(active 1363-1399)

Madonna with Angels Playing Music

Panel, 196 x 130 cm
Museu Nacional d'Art de Catalunya, Barcelona

The Italo-Gothic style, which arose in Catalonia during the second quarter of the fourteenth century, is characterized by balanced forms and grave mannerism. Figures are painted against monochrome or gold backgrounds in a formula that barely hints at a third dimension. The style was introduced by Ferrer Bassa of Barcelona, a miniaturist and painter in the service of Alfonso IV and Pedro IV of Aragon. His known works cover the period from 1324 to his death in 1348. Most important are the murals of St Michael's Chapel in the monastery of Pedralbes (Barcelona). Though clearly in the Gothic tradition, he departs from earlier practice by placing greater emphasis on the distribution of masses than on the play of lines. The rythm that animates his forms is slow and restrained.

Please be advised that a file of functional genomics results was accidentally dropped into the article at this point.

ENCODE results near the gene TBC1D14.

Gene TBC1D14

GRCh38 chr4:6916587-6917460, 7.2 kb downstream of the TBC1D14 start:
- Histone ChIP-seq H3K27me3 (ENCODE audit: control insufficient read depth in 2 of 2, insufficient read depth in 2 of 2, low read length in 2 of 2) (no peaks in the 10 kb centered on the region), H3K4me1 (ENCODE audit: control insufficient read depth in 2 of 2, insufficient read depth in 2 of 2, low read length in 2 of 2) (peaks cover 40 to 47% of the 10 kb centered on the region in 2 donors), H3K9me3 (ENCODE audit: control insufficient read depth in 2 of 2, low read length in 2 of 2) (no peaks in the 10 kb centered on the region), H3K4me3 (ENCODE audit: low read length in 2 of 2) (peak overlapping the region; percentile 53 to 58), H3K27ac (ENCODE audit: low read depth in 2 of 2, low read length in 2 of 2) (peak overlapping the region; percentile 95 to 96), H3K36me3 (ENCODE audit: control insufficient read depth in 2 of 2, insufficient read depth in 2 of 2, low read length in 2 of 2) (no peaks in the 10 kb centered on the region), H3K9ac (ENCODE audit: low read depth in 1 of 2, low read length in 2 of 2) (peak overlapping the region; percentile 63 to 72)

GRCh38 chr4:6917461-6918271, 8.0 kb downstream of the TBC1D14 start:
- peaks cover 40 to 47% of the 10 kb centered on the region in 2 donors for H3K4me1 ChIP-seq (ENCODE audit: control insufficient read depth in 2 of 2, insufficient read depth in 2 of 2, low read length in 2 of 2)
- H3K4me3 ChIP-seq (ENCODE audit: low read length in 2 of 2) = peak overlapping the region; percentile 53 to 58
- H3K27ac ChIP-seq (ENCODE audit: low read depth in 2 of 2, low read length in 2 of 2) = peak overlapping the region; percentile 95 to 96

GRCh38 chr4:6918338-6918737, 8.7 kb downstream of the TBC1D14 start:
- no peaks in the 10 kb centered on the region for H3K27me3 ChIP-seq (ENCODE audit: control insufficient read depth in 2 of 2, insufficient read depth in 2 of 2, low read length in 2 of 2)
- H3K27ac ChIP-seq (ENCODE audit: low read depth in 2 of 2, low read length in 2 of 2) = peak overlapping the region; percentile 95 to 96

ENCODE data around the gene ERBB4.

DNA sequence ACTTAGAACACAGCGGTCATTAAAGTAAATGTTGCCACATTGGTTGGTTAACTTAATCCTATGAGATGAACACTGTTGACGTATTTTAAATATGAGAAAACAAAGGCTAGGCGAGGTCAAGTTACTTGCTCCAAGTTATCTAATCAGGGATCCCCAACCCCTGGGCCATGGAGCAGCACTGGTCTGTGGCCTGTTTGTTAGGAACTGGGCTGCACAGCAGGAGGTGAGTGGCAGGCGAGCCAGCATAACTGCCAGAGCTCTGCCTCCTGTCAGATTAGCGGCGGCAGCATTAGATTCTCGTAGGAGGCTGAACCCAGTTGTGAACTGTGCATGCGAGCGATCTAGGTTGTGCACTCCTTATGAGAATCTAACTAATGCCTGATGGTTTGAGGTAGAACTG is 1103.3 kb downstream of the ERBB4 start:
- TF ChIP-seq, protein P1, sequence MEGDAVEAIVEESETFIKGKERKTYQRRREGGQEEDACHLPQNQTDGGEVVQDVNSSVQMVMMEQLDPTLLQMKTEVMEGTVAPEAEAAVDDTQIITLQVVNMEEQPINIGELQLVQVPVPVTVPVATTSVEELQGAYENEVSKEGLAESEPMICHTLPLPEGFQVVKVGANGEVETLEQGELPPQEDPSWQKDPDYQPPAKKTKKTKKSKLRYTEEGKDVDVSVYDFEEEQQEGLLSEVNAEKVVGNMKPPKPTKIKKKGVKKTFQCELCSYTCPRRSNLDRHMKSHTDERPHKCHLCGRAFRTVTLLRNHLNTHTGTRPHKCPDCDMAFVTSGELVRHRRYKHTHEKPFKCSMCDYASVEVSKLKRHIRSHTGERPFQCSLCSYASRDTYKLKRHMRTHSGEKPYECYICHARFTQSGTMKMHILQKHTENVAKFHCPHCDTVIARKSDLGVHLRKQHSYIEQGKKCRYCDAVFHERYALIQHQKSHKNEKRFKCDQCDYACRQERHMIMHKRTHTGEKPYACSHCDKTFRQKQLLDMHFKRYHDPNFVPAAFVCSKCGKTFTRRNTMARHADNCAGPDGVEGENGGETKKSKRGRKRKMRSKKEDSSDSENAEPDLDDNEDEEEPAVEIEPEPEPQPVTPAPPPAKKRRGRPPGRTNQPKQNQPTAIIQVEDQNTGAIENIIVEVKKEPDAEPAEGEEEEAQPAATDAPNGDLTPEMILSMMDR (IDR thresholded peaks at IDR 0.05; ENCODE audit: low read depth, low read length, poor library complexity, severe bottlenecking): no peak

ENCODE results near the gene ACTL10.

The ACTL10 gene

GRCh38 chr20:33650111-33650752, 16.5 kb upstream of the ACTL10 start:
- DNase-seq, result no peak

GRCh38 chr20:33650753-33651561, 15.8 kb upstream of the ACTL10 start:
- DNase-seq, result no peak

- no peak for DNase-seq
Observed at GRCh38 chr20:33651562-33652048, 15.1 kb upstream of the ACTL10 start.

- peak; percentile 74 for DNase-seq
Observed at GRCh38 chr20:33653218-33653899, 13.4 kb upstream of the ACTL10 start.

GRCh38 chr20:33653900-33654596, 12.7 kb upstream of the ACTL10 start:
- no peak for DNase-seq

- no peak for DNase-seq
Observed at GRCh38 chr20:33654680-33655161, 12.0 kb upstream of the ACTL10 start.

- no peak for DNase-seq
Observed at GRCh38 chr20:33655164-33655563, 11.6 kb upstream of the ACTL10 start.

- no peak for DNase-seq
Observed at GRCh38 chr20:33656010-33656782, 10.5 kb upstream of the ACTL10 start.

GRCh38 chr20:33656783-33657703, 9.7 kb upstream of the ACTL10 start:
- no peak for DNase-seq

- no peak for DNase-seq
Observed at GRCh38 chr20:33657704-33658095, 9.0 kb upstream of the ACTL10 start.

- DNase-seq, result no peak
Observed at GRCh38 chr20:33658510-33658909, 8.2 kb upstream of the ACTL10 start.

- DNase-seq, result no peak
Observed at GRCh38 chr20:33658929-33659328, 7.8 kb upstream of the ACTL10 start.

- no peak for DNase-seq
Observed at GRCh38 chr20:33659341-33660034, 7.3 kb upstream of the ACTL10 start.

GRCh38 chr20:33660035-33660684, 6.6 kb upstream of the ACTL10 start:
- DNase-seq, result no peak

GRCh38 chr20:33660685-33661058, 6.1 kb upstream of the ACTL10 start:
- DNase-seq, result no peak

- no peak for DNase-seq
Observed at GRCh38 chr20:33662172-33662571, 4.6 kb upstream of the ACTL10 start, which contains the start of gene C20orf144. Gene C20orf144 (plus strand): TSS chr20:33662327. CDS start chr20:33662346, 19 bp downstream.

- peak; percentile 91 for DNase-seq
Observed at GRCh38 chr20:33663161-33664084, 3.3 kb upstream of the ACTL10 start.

Bassa's style was fully developed by his own son, Arnaldo, and by Ramon Destorrents. Italo-Gothic was popularized by the Serra brothers, Jaume and Pere, who dominated the Barcelona school during the second half of the fourteenth century. Working singly or together, they executed many fine retables, placing their somewhat shallow but not ungraceful lyricism at the service of the Gothic narrative. One of their nephews, Francisco Serra, established himself in Valencia, bringing with him the family style.

On this Madonna of Serra the influence of the Sienese masters is obvious, however, the Serra brothers learnt this style not in Siena but in Avignon where the Papal Court was the most important northern centre of the late Gothic Italian painting.